Lincoln is indeed the true American Idol, and this idolatry—for it amounts to nothing less—ought to trouble Christians in general and Catholics in particular. “To adopt idols and invest them with fictitious attributes,” the nineteenth-century Catholic writer and diplomat Robert Walsh opined, “belongs to the barbarous or servile nations.”

Others have detailed Lincoln’s wartime violations of civil liberties: his suspension of habeas corpus, his arrest of the Maryland legislature and thousands of dissidents, his closing down of scores of opposing American newspapers, his deportation of a congressman who dared criticize the war against the South. But there is an even greater charge against Lincoln: he initiated a war against his own people that fell far short of the just war principles expounded by Saint Augustine.

This alone should give Catholics pause. A war that was justified on the questionable good of “preserving the Union” caused the deaths of 750,000 Americans and the maiming of countless others. The idea that Southerners “started it” by firing on Fort Sumter does nothing to buttress the argument for war, for it is ludicrous to think that Lincoln would have refrained from invading the South had this minor military action not taken place. Lincoln indeed cleverly maneuvered South Carolina forces into bombarding the fort by sending a supply ship to provision Sumter. Just war theory mandates that the use of force be proportionate in response to the “evil” committed; no Union soldier died during the bombardment of Sumter, and the action of calling up 75,000 volunteers to subdue by force a whole region of the country seems an incommensurate response indeed.

It is just as fruitless to point instead to the end of American slavery at war’s end as justification for Lincoln’s inauguration of the bloodshed. The fact that the war became a crusade also to end slavery at its midway point cannot be used to justify the conflict ex post facto. 

The issue of slavery clouds an understanding of Lincoln and his war. The conflict, it must be remembered, did not pit “free” states against “slave states”; in fact, the Lincoln Administration protected slavery in four states during the war (Maryland, Delaware, Kentucky, and Missouri), and Lincoln himself promised in his First Inaugural Address that he would favor a constitutional amendment to protect slavery in perpetuity. This is not to mention the fact that the wealth of the North was largely built on the backs of Southern slaves, as Northern factories relied on raw materials provided by slave labor. Southern slave owners did the dirty work for Northern industrialists. The despicable slave trade itself—portrayed in Vampire Hunter as the realm of Southerners only—was in truth dominated by Yankees; little Rhode Island had a near-monopoly on the filthy business in America. Slavery was indeed a national sin, but modern Americans like to blame it on those supposedly racist, backward, inbred, hillbilly Southerners. It’s a convenient way to absolve oneself and one’s country of blame, so that the Nationalist Narrative is not disrupted.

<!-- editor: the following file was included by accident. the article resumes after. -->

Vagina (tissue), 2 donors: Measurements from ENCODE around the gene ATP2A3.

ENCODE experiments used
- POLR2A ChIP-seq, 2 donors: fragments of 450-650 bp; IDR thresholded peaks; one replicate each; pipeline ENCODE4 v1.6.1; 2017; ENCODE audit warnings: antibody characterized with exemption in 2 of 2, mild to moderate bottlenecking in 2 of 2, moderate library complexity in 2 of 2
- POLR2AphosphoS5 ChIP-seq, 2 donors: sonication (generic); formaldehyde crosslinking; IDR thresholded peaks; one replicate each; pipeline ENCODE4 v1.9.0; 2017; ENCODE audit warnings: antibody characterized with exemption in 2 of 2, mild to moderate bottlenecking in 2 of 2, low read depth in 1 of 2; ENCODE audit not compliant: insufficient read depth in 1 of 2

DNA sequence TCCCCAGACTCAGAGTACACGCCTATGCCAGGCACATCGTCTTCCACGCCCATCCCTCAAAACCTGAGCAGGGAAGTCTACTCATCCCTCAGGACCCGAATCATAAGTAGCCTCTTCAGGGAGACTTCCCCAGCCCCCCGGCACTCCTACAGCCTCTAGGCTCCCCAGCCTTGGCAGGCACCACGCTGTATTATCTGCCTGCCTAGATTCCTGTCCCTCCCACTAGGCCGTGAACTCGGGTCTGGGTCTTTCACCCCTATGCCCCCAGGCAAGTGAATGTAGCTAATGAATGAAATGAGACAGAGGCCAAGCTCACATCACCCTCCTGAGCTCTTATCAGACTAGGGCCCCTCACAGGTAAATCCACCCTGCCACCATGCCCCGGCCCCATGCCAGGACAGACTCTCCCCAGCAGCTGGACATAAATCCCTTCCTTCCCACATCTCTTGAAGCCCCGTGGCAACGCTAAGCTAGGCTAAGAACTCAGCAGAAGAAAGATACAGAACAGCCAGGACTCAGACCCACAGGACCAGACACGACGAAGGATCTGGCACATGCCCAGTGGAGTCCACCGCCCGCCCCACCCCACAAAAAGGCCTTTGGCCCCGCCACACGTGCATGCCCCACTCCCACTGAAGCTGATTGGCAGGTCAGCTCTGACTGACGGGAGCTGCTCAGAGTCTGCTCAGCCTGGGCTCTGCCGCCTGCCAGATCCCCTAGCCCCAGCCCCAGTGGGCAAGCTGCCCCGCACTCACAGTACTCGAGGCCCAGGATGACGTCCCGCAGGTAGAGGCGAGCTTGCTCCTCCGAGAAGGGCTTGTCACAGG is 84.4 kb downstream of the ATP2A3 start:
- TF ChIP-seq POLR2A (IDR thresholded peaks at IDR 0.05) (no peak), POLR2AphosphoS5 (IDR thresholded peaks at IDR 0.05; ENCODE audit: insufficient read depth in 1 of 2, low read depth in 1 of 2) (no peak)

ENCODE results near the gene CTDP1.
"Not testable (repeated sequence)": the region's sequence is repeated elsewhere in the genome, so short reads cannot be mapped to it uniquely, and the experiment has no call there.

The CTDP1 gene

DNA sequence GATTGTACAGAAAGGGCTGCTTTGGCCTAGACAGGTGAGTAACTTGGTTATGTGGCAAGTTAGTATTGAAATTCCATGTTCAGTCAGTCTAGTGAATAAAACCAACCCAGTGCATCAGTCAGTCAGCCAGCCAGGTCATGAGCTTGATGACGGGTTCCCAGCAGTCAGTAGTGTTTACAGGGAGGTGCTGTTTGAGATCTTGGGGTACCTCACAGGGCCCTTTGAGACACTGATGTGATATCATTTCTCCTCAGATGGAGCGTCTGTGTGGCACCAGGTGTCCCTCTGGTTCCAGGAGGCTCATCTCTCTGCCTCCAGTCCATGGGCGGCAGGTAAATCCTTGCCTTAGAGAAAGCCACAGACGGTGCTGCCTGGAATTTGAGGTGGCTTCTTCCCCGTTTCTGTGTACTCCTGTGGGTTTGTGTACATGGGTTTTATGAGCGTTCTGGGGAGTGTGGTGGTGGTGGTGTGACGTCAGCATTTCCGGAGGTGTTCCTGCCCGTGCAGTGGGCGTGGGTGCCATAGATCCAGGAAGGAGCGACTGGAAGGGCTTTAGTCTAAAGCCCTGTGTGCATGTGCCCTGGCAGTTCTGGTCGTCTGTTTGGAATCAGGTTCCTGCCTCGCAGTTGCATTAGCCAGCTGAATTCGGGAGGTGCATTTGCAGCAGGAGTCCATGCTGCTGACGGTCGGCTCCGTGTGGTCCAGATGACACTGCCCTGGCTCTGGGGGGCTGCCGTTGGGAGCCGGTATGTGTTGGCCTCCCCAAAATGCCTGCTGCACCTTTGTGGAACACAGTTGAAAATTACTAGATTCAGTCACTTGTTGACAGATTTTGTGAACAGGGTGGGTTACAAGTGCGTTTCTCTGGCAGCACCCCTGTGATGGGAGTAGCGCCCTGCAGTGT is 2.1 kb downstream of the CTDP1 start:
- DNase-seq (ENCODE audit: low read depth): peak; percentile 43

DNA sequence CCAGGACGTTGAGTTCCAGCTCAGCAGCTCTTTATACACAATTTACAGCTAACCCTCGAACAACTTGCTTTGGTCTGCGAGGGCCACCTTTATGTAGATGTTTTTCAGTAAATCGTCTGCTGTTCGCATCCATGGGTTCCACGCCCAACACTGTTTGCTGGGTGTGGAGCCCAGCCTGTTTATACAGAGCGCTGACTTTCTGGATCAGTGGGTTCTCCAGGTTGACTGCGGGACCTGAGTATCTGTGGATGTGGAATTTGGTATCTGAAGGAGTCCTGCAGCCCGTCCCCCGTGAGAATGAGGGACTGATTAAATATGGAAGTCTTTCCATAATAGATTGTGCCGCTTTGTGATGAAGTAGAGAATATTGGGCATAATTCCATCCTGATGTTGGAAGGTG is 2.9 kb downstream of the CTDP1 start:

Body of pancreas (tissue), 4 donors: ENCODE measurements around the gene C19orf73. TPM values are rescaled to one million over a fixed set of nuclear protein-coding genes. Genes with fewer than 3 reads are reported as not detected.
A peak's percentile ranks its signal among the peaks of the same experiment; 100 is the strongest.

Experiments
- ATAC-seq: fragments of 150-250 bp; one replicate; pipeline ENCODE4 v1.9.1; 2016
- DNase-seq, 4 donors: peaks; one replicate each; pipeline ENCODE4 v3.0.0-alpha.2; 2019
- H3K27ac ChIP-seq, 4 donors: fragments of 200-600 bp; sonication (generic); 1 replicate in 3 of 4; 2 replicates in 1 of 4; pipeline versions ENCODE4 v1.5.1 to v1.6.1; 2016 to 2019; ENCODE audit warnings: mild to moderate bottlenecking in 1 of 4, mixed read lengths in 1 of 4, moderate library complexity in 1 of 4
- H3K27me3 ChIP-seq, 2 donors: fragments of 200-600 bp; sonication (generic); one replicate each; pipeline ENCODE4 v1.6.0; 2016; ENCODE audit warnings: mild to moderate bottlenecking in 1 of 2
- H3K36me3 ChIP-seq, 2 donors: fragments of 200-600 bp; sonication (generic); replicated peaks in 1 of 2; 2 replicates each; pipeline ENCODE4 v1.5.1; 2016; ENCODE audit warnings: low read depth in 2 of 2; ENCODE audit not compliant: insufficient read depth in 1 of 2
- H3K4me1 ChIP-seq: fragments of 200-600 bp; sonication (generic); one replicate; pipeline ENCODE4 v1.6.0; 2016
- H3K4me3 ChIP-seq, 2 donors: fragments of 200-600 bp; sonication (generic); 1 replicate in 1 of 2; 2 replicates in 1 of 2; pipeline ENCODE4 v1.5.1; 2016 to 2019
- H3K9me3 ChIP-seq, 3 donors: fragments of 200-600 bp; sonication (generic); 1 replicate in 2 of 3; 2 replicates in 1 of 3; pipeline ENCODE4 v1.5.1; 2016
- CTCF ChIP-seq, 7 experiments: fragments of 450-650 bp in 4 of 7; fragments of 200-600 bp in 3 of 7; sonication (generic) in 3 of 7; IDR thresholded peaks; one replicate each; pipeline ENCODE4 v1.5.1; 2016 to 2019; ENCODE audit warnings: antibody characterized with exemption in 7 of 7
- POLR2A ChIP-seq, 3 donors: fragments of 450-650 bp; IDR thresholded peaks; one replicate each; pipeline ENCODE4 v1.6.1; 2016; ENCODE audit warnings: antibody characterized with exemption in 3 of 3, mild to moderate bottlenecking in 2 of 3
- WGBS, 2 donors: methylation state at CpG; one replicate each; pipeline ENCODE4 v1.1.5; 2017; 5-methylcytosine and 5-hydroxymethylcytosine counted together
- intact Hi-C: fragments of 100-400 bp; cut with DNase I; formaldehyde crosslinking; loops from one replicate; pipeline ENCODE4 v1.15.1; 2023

The Northern victory of arms also resolved the inherent tension of federalism, which had attempted to divide power between the central government and the states. Might made right, and the principle was established that no state could defy Washington without the risk of invasion and bloodshed. Federalism entered its death throes after Appomattox, and with it went the Catholic principle of subsidiarity. The power of the central government has grown unabated ever since, at the expense of the states and mediating institutions. Indeed, the health care mandate is simply the latest act of state tyranny made possible by the demise of federalism.

From 1865 on, Washington would rule from sea to shining sea—and indeed beyond American shores, as Washington directed its attention in the decades to come to securing an empire, largely by defeating and conquering brown-skinned people, many of them Catholics (a process actually begun in the 1840s in Mexico, and then continued post-war in places like the Philippines, Hawaii, and Puerto Rico). As Jeffrey Rogers Hummel has written, Mr. Lincoln’s War may have emancipated slaves, but it has also enslaved free men.

The present essay is not an apologia for the Confederacy, an attempt to replace the morality tale of the nationalist narrative with a similarly simplistic interpretation that sees Lincoln and Yankees as the vampires of the American story. Rather, it is an admonition to all to look to our secular history not for perfect saints, but only for flawed heroes. “Put not your trust in princes,” the Psalmist advises, “in the children of men, in whom there is no salvation.”

This fall, Steven Spielberg’s new biopic of Lincoln, starring Daniel Day-Lewis, will appear in movie theaters. Though wrapped in secrecy, it will apparently detail his alleged efforts in the final weeks of his life to end slavery in America forever. And so it goes in Hollywood and across America, which has become Illinois writ large, The Land of Lincoln, where all must worship the nation’s god—or face the consequences.

Reprinted with the gracious permission of Crisis Magazine.